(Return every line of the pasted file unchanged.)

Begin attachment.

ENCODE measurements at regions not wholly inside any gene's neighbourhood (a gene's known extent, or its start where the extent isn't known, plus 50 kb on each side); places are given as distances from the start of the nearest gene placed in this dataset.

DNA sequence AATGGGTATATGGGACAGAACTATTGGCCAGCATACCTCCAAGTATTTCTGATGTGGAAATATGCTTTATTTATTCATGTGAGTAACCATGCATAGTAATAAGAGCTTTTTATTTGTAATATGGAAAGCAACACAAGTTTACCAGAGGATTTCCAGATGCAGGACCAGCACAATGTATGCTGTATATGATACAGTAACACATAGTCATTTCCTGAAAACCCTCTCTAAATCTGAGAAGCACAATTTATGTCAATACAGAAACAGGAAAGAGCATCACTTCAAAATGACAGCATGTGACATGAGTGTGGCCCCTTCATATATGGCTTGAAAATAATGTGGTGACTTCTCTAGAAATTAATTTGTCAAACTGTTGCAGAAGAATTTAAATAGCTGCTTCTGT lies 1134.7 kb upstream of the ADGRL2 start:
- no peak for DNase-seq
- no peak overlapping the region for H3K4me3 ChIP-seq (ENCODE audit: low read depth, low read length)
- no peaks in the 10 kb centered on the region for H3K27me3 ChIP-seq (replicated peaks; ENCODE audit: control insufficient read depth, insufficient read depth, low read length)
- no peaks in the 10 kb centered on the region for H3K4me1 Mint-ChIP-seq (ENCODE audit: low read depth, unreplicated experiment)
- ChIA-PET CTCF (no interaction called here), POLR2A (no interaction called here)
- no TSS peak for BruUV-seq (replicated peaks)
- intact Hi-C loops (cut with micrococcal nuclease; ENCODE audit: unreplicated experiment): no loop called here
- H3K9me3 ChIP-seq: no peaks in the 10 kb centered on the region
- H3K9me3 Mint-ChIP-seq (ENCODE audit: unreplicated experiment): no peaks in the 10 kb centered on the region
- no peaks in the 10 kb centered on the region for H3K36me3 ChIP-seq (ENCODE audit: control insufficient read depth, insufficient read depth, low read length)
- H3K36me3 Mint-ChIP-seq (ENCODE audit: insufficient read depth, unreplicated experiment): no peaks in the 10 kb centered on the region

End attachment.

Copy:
ENCODE measurements at regions not wholly inside any gene's neighbourhood (a gene's known extent, or its start where the extent isn't known, plus 50 kb on each side); places are given as distances from the start of the nearest gene placed in this dataset.

DNA sequence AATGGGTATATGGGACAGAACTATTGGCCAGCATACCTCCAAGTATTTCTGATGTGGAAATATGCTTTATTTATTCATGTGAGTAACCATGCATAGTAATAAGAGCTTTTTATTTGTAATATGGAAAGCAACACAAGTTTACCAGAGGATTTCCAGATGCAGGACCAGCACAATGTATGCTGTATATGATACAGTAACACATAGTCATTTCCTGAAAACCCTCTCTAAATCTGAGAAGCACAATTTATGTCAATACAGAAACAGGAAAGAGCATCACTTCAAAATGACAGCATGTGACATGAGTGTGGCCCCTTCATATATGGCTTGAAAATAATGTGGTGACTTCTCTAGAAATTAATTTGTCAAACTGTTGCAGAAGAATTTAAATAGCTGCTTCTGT lies 1134.7 kb upstream of the ADGRL2 start:
- no peak for DNase-seq
- no peak overlapping the region for H3K4me3 ChIP-seq (ENCODE audit: low read depth, low read length)
- no peaks in the 10 kb centered on the region for H3K27me3 ChIP-seq (replicated peaks; ENCODE audit: control insufficient read depth, insufficient read depth, low read length)
- no peaks in the 10 kb centered on the region for H3K4me1 Mint-ChIP-seq (ENCODE audit: low read depth, unreplicated experiment)
- ChIA-PET CTCF (no interaction called here), POLR2A (no interaction called here)
- no TSS peak for BruUV-seq (replicated peaks)
- intact Hi-C loops (cut with micrococcal nuclease; ENCODE audit: unreplicated experiment): no loop called here
- H3K9me3 ChIP-seq: no peaks in the 10 kb centered on the region
- H3K9me3 Mint-ChIP-seq (ENCODE audit: unreplicated experiment): no peaks in the 10 kb centered on the region
- no peaks in the 10 kb centered on the region for H3K36me3 ChIP-seq (ENCODE audit: control insufficient read depth, insufficient read depth, low read length)
- H3K36me3 Mint-ChIP-seq (ENCODE audit: insufficient read depth, unreplicated experiment): no peaks in the 10 kb centered on the region